Poetry Explorer- Classic Contemporary Poetry, TO AN OLD FRIEND, by PATRICK REGINALD CHALMERS

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TO AN OLD FRIEND, by            
First Line: The end draws near again, and very near
Last Line: To meet the first march brown!
Subject(s): Fish & Fishing; Trout; Anglers

THE end draws near again, and very near,
The first few fluttered beech leaves fall and gleam—
Light skirmishers that dog the dying year—
But still I see you down below the weir,
A shadow in the stream!

Here have you lurked since spring, in sportive guise,
Rallied the meadows to young April's rout,
Here first I marked the marvel of your size,
Here wooed you with each fleeting season's flies—
O alderman of trout!

Here, when the madcap cuckoo made his mock,
And the rathe wild-rose blushed in earliest June,
The day the mayfly hatched above the lock—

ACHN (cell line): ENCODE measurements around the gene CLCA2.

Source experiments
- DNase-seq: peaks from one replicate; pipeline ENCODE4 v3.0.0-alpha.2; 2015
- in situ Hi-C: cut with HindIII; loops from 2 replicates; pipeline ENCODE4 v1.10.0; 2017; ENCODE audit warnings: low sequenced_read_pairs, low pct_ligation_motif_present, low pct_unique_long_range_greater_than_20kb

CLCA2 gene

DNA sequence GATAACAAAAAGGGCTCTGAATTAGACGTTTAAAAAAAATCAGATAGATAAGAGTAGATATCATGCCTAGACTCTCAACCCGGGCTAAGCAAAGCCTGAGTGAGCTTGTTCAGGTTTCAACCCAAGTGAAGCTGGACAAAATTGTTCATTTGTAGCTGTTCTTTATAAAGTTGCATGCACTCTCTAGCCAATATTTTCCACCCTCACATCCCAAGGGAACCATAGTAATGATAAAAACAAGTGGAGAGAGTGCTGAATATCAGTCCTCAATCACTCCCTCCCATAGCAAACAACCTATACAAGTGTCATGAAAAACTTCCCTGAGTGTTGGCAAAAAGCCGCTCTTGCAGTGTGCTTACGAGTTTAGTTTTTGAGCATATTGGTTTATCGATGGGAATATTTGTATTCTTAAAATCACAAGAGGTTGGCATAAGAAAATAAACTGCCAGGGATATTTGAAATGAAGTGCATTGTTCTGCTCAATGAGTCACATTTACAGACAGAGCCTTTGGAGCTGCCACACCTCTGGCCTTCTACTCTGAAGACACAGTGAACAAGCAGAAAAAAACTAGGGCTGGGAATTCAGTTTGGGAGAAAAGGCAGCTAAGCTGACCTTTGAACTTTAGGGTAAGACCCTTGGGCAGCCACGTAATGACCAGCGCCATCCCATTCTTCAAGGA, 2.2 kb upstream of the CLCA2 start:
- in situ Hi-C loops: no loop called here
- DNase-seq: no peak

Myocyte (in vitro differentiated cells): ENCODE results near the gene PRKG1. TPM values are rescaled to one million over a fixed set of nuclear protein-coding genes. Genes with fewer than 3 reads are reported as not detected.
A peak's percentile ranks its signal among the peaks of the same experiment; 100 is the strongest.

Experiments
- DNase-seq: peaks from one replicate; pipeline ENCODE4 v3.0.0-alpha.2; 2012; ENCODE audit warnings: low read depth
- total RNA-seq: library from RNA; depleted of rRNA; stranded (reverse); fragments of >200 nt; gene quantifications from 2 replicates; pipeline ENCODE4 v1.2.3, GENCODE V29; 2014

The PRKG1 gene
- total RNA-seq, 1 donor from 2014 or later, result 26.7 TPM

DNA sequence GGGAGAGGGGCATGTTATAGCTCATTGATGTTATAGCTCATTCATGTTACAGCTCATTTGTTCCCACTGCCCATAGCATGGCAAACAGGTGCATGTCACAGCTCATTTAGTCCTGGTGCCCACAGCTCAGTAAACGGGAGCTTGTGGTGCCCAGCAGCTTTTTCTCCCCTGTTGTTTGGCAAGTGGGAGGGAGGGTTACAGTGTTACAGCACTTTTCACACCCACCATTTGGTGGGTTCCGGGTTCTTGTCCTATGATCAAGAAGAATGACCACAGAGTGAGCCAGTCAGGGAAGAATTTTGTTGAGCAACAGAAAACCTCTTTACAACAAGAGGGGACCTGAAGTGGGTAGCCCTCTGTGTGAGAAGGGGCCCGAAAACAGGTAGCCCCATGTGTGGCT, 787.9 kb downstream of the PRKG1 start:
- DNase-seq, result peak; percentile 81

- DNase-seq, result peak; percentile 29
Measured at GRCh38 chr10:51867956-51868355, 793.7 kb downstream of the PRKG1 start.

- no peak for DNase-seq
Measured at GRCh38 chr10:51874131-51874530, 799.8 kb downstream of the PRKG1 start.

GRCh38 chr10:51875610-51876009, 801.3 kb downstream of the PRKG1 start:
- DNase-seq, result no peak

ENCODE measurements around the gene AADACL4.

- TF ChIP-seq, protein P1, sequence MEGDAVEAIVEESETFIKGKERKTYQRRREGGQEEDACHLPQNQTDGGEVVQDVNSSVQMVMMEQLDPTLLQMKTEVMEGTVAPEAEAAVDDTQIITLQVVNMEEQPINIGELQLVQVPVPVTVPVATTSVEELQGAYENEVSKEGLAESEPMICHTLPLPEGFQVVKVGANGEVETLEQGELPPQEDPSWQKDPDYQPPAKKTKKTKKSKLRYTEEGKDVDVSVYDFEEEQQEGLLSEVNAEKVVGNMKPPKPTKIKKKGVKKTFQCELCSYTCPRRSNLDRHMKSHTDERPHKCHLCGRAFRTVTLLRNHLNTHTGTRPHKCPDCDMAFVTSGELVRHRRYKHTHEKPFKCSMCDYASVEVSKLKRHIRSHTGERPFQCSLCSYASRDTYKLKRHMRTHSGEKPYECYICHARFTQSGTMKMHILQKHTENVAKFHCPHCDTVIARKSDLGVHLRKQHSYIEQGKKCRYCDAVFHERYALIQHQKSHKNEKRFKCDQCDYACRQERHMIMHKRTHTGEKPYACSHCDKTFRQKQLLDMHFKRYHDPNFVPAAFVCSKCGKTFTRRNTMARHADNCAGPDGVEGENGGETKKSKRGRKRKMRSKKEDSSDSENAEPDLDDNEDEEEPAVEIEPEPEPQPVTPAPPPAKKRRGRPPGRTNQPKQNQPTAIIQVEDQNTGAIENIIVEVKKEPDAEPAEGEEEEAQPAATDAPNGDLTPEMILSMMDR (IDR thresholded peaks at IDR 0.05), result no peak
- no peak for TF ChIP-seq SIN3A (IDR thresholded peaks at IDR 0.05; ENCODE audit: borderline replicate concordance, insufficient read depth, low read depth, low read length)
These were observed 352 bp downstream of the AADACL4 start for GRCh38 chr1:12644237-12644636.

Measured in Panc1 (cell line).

You nearly had it, didn't you, old cock,
Save that you stopped too soon?

Here have I waited as the dawn spread high,
Hoping in vain the prejudice or pique
That makes you—obviously—reject a fly
Would send you hurtling through the startled fry
To grab a proffered bleak!

Here likewise have my steps at eve been drawn,
And, as the moon made way behind the wood
(The same old moon that watched the hunting faun),
I've found the lob-worm garnered from the lawn
Did just as little good!

And now the end is near; we part a space,
You to your mud and I to mine—in town;
May Easter find us at the trysting-place,
There where the dancing bubbles spin and race,
To meet the first March Brown!

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